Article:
German Shift from Nuclear to Renewable Energy Gets Expensive

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German Chancellor Angela Merkel is suggesting that renewable power producers pay more to support upgrades to the country’s electricity grid as Germany shuts down its nuclear energy generating plants in favor of cleaner natural gas and renewable energy power generation. The current law’s solutions appear to be just too costly.

Under Germany’s Renewable Energy Act (EEG), which was enacted in January of 2012, the government guarantees above-market rates for renewable energy generation for 20 years from the time of installation. A surcharge equal to the feed-in tariffs paid by utility companies for renewable minus the revenue from energy fed into the country’s grid is added to nearly all household and commercial electricity bills. As a result, German consumers and businesses pay a renewables surcharge of 5.277 eurocents, some 47% higher this year than it was a year ago.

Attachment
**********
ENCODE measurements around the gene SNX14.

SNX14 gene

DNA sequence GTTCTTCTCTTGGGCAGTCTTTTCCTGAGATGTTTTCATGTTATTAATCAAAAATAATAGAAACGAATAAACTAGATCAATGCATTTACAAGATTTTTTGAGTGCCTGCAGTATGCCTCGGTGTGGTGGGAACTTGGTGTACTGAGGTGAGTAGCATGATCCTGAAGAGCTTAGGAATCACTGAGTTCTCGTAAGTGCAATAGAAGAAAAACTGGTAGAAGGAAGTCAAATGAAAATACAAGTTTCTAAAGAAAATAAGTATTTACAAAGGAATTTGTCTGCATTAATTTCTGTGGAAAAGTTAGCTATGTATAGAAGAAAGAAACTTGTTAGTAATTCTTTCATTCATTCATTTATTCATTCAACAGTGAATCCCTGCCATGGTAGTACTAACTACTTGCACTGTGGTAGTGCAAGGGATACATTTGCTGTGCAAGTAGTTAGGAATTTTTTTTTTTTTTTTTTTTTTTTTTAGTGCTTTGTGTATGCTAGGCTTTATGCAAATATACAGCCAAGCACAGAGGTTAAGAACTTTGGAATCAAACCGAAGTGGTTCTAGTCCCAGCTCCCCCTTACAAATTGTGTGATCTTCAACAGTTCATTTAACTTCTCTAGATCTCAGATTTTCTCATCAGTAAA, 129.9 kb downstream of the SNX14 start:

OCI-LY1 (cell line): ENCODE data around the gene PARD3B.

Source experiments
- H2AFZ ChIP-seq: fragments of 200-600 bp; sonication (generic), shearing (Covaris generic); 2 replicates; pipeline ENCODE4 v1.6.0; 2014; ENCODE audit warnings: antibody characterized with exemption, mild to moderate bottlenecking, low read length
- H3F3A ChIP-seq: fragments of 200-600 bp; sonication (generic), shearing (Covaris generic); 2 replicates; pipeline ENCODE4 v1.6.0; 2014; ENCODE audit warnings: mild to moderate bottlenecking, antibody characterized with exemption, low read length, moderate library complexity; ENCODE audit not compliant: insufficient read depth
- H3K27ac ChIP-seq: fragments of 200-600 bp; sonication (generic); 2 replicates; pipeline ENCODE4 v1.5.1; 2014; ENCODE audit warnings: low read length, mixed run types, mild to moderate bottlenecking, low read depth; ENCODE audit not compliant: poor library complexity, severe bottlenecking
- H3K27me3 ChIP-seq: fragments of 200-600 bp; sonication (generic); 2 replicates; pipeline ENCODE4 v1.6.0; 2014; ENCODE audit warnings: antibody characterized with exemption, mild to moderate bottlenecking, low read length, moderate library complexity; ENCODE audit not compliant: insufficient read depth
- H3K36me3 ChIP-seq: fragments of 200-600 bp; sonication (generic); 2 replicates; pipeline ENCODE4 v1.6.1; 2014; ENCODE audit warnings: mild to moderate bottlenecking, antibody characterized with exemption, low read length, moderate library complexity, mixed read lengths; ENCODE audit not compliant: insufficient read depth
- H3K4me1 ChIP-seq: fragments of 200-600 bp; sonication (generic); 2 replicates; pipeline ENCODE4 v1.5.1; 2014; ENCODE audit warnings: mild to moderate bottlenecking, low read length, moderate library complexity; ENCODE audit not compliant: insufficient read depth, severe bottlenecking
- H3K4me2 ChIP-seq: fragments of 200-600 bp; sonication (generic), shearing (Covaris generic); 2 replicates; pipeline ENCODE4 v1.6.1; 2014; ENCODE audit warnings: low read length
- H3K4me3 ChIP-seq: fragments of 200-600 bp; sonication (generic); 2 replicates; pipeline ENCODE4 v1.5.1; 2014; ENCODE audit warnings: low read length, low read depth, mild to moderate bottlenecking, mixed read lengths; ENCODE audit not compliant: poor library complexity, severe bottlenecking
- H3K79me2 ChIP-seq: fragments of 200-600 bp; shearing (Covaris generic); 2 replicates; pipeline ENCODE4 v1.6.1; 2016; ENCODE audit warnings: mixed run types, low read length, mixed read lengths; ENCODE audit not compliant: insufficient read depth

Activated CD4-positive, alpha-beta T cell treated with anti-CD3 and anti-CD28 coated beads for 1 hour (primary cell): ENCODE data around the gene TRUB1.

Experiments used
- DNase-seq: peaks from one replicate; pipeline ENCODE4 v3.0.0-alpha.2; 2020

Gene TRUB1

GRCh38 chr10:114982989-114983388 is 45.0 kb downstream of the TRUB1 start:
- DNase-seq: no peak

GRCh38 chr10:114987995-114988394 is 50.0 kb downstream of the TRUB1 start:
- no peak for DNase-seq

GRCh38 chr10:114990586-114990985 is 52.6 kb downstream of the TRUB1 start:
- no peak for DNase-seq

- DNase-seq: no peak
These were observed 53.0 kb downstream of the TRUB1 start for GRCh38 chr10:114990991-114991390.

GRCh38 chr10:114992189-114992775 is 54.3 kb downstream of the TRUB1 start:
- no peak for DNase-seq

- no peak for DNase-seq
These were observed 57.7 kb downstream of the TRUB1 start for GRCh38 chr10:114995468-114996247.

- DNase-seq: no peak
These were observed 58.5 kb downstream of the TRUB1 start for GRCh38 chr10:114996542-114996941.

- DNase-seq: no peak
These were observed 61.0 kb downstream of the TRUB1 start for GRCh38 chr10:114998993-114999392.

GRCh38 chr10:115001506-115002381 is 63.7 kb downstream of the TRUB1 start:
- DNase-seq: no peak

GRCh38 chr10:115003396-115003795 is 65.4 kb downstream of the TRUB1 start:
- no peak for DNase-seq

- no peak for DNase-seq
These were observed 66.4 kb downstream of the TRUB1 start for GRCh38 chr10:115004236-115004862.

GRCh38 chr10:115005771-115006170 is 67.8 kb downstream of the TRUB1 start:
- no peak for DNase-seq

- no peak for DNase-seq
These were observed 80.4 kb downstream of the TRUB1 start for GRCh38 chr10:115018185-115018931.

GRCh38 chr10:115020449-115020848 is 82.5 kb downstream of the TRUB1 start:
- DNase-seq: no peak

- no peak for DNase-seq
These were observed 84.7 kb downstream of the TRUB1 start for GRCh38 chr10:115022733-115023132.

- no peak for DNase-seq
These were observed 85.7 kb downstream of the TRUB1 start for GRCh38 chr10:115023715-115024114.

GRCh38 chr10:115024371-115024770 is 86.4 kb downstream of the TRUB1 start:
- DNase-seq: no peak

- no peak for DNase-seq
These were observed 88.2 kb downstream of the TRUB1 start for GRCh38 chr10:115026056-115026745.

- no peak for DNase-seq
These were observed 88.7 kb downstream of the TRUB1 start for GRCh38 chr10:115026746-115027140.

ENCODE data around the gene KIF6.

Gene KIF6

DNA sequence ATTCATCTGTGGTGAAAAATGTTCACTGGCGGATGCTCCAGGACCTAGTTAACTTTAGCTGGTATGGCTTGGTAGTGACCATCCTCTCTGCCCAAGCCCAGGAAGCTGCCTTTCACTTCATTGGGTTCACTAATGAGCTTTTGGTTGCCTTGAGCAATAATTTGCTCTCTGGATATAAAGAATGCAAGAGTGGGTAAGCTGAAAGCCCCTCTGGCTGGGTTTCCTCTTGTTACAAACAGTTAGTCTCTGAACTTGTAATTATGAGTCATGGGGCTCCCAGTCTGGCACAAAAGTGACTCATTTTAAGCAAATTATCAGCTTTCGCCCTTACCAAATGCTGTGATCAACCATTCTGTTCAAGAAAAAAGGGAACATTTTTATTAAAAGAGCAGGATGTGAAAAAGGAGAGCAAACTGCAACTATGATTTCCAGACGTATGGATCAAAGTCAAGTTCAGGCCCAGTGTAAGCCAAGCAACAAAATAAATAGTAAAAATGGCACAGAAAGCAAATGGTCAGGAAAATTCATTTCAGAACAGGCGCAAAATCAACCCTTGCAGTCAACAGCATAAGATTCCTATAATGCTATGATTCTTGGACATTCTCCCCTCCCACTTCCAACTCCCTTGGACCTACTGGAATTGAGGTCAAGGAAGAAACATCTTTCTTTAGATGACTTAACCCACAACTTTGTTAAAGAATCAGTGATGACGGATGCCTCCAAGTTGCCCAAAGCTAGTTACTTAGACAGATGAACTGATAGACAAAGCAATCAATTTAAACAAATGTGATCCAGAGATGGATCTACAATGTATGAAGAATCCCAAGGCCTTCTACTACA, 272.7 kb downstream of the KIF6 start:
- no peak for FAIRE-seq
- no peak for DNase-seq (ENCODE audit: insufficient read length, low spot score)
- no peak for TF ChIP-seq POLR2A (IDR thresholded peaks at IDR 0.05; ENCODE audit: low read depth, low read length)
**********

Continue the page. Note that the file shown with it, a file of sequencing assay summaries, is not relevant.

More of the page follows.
Higher utility costs don’t win elections, and Merkel is well aware of that and the approaching September election. She is proposing that the EEG rules be amended to add wind turbines where appropriate and to force renewable power producers to pay more to support grid expansion and other changes better to integrate the country’s energy system. This would presumably reduce the surcharge that voters — er, consumers — now pay.

Merkel is also suggesting that more natural gas-fired plants be built to back up the solar and wind generation plants. She continues to support renewable feed-in tariffs and renewable energy generation in general. But she needs a painless way to pay for them. We wish her good luck with that.

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